Hiker Vanishes During Appalachian Trail Hike, Turns Up 2 Years Later in a Weird Place

The Appalachian Trail provides the kind of solitude that the wilderness is known for. But tackling the popular long-distance path can also be very treacherous. And that’s something that Geraldine “Gerry” Largay from Tennessee learned the hard way in 2013.

The Trail is a 2,200-Mile Challenge

National Parks Foundation

The Appalachian Trail crosses through 14 states and allows hikers to experience the beauty of the east coast of the United States. But the path is 2,200 miles of rough terrain and the climate can be equally as challenging.

She Believed She Could Do It

The Portland Press Herald

Geraldine “Gerry” Largay was convinced she could hike one of North America’s toughest trails. So, in 2013, the 66-year-old retired nurse from Tennessee decided that the Appalachian Trail would provide the challenge she had been looking for.

She Wanted to Do It Alone

The Bollard

Gerry had convinced herself that she needed to hike this trail on her own, without her husband, George. But she did allow her childhood friend Jane Lee to go with her to pursue this amazing outdoor adventure.

The Women Cheated a Little

Maine Public

On April 23, 2013, Gerry and Jane Lee entered the trail in Harper’s Ferry, West Virginia. But the women decided not to tackle the Appalachian Trail without help. They had George resupply them every once in a while. He also took them to a hotel so they could shower and sleep.

She Had No Sense of Direction

Ethan Sykes / Unsplash

Although the women were in their 60s, they were really agile and capable. Unfortunately, Gerry had no sense of direction, which is why Jane being there was so essential. Otherwise, she would have gotten lost without her friend.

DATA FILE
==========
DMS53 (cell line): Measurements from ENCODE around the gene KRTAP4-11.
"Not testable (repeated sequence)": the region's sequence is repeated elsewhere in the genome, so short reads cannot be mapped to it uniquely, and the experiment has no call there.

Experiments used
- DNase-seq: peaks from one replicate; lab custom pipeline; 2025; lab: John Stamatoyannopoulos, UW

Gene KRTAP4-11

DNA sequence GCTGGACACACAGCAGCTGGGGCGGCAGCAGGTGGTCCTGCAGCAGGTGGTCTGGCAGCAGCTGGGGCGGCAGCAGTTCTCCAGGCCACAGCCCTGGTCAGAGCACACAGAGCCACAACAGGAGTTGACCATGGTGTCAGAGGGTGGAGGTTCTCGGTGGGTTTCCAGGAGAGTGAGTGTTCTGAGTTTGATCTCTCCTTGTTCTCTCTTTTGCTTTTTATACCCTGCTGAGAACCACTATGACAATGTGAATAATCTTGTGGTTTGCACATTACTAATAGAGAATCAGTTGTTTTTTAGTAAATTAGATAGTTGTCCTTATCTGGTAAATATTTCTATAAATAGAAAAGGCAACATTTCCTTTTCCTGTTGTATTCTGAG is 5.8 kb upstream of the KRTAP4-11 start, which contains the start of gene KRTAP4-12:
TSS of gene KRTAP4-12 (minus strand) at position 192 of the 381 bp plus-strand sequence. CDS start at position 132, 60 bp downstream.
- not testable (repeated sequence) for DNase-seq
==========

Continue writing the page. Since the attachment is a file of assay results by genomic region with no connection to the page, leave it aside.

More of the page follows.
Jane Had a Family Emergency

The Inquisitr

Two months into their hike, Jane had a family emergency and had to leave just a few miles after they’d gotten into New Hampshire. She begged Gerry to give up the hike, but the woman was determined to finish the trail no matter what.

She Ran Into Fellow Hikers

Gerry had crossed New Hampshire and hiked into Maine all on her own. The finish line wasn’t quite so far either. And on July 22, 2013, she ran into some hikers who took this photo of her. Then they went their separate ways, not realizing this was a mistake.

She Hadn’t Checked In

The Portland Press Herald

Two days passed since the photo was taken, and her husband George hadn’t received a scheduled call where she was supposed to check in. By July 24, he hadn’t heard from his wife and knew there was no time to waste.

There Was No Sign of Her

He asked the Maine Department of Parks and Recreation for help, and they sent out the biggest search party in the state’s history. But they had searched the wilderness for 20 days and there was no sign of Gerry.

They Assumed the Worst


George and the Largay family assumed she didn’t survive. So, they held a memorial service for her. But investigators weren’t convinced she had passed away in the wilderness. One witness claimed they had seen someone who looked like Gerry wandering through town around the time she went missing.

A Film Crew Found a Major Clue


Another witness claimed they had seen Gerry in a women’s shelter in Tennessee. Then, in October 2015, they got some answers when an Animal Planet film crew filming an episode of North Woods Law, found a yellow tent a half mile off the trail. Underneath it was a corpse in an advanced state of decay.

Her Journal Revealed Everything

There was a journal under the corpse, which revealed that Gerry had lost her way after speaking with hikers on July 22. According to her journal, she waited for help and had survived alone in Maine for 26 days. It also showed she was alive till around August 18, but the search was called off on August 4.

They Found Peace in Her Words

The Boston Globe

The final note in her journal read: “When you find my body please call my husband, George, and my daughter Kerry. It will be the greatest kindness for them to know that I am dead and where you find me – no matter how many years from now.” Despite her tragic end, George and the Largay family found comfort in knowing that she passed doing what she loved the most.

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